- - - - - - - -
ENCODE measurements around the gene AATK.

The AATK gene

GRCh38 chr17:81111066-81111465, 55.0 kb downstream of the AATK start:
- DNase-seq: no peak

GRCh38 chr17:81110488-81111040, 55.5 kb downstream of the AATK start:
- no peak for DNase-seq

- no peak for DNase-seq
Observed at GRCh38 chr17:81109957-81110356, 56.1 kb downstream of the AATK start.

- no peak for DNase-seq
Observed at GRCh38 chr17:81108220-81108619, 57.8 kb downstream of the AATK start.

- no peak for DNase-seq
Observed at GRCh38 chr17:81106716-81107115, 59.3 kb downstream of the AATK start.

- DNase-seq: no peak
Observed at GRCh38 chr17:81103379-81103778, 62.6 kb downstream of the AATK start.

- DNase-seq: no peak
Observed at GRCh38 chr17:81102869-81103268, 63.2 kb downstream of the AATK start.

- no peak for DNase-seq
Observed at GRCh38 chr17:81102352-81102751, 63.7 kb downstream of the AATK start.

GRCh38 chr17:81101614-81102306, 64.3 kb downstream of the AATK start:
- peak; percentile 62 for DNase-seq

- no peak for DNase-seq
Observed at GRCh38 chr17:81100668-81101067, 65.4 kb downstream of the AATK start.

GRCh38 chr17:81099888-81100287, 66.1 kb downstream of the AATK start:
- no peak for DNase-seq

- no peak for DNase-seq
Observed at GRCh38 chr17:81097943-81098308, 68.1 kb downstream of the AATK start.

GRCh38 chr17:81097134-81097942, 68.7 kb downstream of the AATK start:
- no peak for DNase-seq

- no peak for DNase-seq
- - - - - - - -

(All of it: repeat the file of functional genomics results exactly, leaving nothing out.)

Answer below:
ENCODE measurements around the gene AATK.

The AATK gene

GRCh38 chr17:81111066-81111465, 55.0 kb downstream of the AATK start:
- DNase-seq: no peak

GRCh38 chr17:81110488-81111040, 55.5 kb downstream of the AATK start:
- no peak for DNase-seq

- no peak for DNase-seq
Observed at GRCh38 chr17:81109957-81110356, 56.1 kb downstream of the AATK start.

- no peak for DNase-seq
Observed at GRCh38 chr17:81108220-81108619, 57.8 kb downstream of the AATK start.

- no peak for DNase-seq
Observed at GRCh38 chr17:81106716-81107115, 59.3 kb downstream of the AATK start.

- DNase-seq: no peak
Observed at GRCh38 chr17:81103379-81103778, 62.6 kb downstream of the AATK start.

- DNase-seq: no peak
Observed at GRCh38 chr17:81102869-81103268, 63.2 kb downstream of the AATK start.

- no peak for DNase-seq
Observed at GRCh38 chr17:81102352-81102751, 63.7 kb downstream of the AATK start.

GRCh38 chr17:81101614-81102306, 64.3 kb downstream of the AATK start:
- peak; percentile 62 for DNase-seq

- no peak for DNase-seq
Observed at GRCh38 chr17:81100668-81101067, 65.4 kb downstream of the AATK start.

GRCh38 chr17:81099888-81100287, 66.1 kb downstream of the AATK start:
- no peak for DNase-seq

- no peak for DNase-seq
Observed at GRCh38 chr17:81097943-81098308, 68.1 kb downstream of the AATK start.

GRCh38 chr17:81097134-81097942, 68.7 kb downstream of the AATK start:
- no peak for DNase-seq

- no peak for DNase-seq